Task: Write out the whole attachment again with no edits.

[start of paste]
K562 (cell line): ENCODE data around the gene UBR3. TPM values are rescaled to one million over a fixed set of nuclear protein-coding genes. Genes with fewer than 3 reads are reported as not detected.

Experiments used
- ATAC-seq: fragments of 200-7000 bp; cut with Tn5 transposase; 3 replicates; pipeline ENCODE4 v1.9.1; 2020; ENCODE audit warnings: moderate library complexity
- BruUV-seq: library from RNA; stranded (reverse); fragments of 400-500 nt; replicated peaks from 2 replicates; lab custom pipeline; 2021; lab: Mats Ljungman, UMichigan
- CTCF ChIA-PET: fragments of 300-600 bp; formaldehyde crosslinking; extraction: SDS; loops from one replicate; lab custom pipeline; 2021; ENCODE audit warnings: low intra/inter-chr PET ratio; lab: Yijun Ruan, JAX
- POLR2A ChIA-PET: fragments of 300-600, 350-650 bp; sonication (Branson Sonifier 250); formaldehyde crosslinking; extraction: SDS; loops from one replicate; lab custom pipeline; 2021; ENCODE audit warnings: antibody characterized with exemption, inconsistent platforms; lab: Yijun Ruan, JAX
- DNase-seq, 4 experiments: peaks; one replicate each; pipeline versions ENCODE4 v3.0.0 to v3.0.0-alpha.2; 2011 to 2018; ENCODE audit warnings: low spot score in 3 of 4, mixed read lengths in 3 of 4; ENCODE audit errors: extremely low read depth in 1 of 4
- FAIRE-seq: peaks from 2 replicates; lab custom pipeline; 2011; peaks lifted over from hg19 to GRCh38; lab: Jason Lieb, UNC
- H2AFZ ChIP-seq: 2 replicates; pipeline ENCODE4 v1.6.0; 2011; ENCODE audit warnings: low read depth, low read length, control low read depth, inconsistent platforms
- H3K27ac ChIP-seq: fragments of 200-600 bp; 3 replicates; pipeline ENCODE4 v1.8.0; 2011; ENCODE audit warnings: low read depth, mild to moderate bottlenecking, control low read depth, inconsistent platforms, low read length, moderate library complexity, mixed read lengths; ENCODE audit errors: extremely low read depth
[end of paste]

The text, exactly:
K562 (cell line): ENCODE data around the gene UBR3. TPM values are rescaled to one million over a fixed set of nuclear protein-coding genes. Genes with fewer than 3 reads are reported as not detected.

Experiments used
- ATAC-seq: fragments of 200-7000 bp; cut with Tn5 transposase; 3 replicates; pipeline ENCODE4 v1.9.1; 2020; ENCODE audit warnings: moderate library complexity
- BruUV-seq: library from RNA; stranded (reverse); fragments of 400-500 nt; replicated peaks from 2 replicates; lab custom pipeline; 2021; lab: Mats Ljungman, UMichigan
- CTCF ChIA-PET: fragments of 300-600 bp; formaldehyde crosslinking; extraction: SDS; loops from one replicate; lab custom pipeline; 2021; ENCODE audit warnings: low intra/inter-chr PET ratio; lab: Yijun Ruan, JAX
- POLR2A ChIA-PET: fragments of 300-600, 350-650 bp; sonication (Branson Sonifier 250); formaldehyde crosslinking; extraction: SDS; loops from one replicate; lab custom pipeline; 2021; ENCODE audit warnings: antibody characterized with exemption, inconsistent platforms; lab: Yijun Ruan, JAX
- DNase-seq, 4 experiments: peaks; one replicate each; pipeline versions ENCODE4 v3.0.0 to v3.0.0-alpha.2; 2011 to 2018; ENCODE audit warnings: low spot score in 3 of 4, mixed read lengths in 3 of 4; ENCODE audit errors: extremely low read depth in 1 of 4
- FAIRE-seq: peaks from 2 replicates; lab custom pipeline; 2011; peaks lifted over from hg19 to GRCh38; lab: Jason Lieb, UNC
- H2AFZ ChIP-seq: 2 replicates; pipeline ENCODE4 v1.6.0; 2011; ENCODE audit warnings: low read depth, low read length, control low read depth, inconsistent platforms
- H3K27ac ChIP-seq: fragments of 200-600 bp; 3 replicates; pipeline ENCODE4 v1.8.0; 2011; ENCODE audit warnings: low read depth, mild to moderate bottlenecking, control low read depth, inconsistent platforms, low read length, moderate library complexity, mixed read lengths; ENCODE audit errors: extremely low read depth